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Biol Rev Camb Philos Soc. 2008 Feb;83(1):35-69. doi: 10.1111/j.1469-185X.2007.00031.x.

A quantitative analysis of the Eutherian orbit: correlations with masticatory apparatus.

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  • 1University Museum of Zoology, Downing Street, Cambridge, CB2 3EJ, UK.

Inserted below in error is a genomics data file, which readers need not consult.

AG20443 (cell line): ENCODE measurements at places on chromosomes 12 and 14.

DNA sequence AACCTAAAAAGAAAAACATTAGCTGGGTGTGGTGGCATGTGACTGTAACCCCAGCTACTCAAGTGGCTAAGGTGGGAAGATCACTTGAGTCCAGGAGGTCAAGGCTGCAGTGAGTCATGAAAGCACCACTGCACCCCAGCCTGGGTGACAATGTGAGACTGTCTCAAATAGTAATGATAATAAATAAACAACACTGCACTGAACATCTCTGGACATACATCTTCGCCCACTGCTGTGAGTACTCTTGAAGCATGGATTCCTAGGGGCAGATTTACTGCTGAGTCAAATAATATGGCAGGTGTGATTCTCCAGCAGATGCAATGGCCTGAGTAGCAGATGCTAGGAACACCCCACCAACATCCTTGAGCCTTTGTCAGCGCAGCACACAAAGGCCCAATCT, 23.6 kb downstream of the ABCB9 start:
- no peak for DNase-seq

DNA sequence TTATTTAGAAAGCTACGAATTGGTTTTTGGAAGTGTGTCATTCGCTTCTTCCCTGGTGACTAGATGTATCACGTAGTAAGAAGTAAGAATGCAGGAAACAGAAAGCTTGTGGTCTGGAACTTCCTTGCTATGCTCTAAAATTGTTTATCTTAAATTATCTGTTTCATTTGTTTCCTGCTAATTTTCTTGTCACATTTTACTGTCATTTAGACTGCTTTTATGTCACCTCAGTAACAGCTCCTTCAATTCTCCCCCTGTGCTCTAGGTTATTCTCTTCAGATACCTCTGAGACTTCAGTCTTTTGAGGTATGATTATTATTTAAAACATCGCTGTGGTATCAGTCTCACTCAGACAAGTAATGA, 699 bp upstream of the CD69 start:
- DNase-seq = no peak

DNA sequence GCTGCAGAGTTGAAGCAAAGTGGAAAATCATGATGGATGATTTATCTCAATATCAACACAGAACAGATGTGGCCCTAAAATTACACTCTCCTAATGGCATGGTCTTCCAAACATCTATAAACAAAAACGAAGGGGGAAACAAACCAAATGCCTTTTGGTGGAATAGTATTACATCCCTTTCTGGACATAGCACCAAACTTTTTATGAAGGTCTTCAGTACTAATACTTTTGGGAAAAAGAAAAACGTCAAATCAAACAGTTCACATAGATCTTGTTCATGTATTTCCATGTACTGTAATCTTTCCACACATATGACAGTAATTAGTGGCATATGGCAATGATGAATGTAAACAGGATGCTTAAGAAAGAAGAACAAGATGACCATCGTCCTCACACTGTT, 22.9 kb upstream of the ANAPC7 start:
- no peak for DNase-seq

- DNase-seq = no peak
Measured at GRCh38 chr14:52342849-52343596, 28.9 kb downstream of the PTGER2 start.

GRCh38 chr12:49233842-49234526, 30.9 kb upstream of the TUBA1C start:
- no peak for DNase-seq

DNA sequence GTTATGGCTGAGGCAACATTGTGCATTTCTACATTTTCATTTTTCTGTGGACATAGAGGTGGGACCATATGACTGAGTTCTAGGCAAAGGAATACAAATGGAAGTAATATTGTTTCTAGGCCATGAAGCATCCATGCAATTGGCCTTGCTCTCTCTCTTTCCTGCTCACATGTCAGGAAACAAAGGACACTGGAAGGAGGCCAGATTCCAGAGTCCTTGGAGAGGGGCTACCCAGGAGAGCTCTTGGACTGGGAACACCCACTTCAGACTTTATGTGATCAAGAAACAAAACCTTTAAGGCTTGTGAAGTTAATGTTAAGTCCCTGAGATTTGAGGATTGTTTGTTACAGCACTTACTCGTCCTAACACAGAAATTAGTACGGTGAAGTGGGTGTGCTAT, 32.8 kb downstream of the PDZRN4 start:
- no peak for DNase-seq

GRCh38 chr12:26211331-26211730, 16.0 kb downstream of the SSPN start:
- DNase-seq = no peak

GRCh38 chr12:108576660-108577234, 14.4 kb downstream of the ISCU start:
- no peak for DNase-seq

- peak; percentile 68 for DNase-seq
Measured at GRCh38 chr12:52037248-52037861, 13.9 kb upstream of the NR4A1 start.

The mammalian orbit, or eye-socket, is a highly plastic region of the skull. It comprises between seven and nine bones, all of which vary widely in their contribution to this region among the different mammalian orders and families. It is hypothesised that the structure of the mammalian orbit is principally influenced by the forces generated by the jaw-closing musculature. In order to quantify the orbit, fourteen linear, angular and area measurements were taken from 84 species of placental mammals using a Microscribe-3D digitiser. The results were then analysed using principal components analysis. The results of the multivariate analysis on untransformed data showed a clear division of the mammalian taxa into temporalis-dominant forms and masseter-dominant forms. This correlation between orbital structure and masticatory musculature was reinforced by results from the size-corrected data, which showed a separation of the taxa into the three specialised feeding types proposed by Turnbull (1970): i.e. 'carnivore-shear', 'ungulate-grinding' and 'rodent-gnawing'. Moreover, within the rodents there was a clear distinction between species in which the masseter is highly developed and those in which the temporalis has more prominence. These results were reinforced by analysis of variance which showed significant differences in the relative orbital areas of certain bones between temporalis-dominant and masseter-dominant taxa. Subsequent cluster analysis suggested that most of the variables could be grouped into three assemblages: those associated with the length of the rostrum; those associated with the width of the skull; and those associated with the relative size of the orbit and the shape of the face. However, the relative area of the palatine bone showed weak correlations with the other variables and did not fit into any group. Overall the relative area of the palatine was most closely correlated with feeding type, and this measure that appeared to be most strongly associated with the arrangement of the masticatory musculature. These results give a strong indication that, although orbital structure is in part determined by the relative size and orientation of the orbits, the forces generated by the muscles of mastication also have a large effect.

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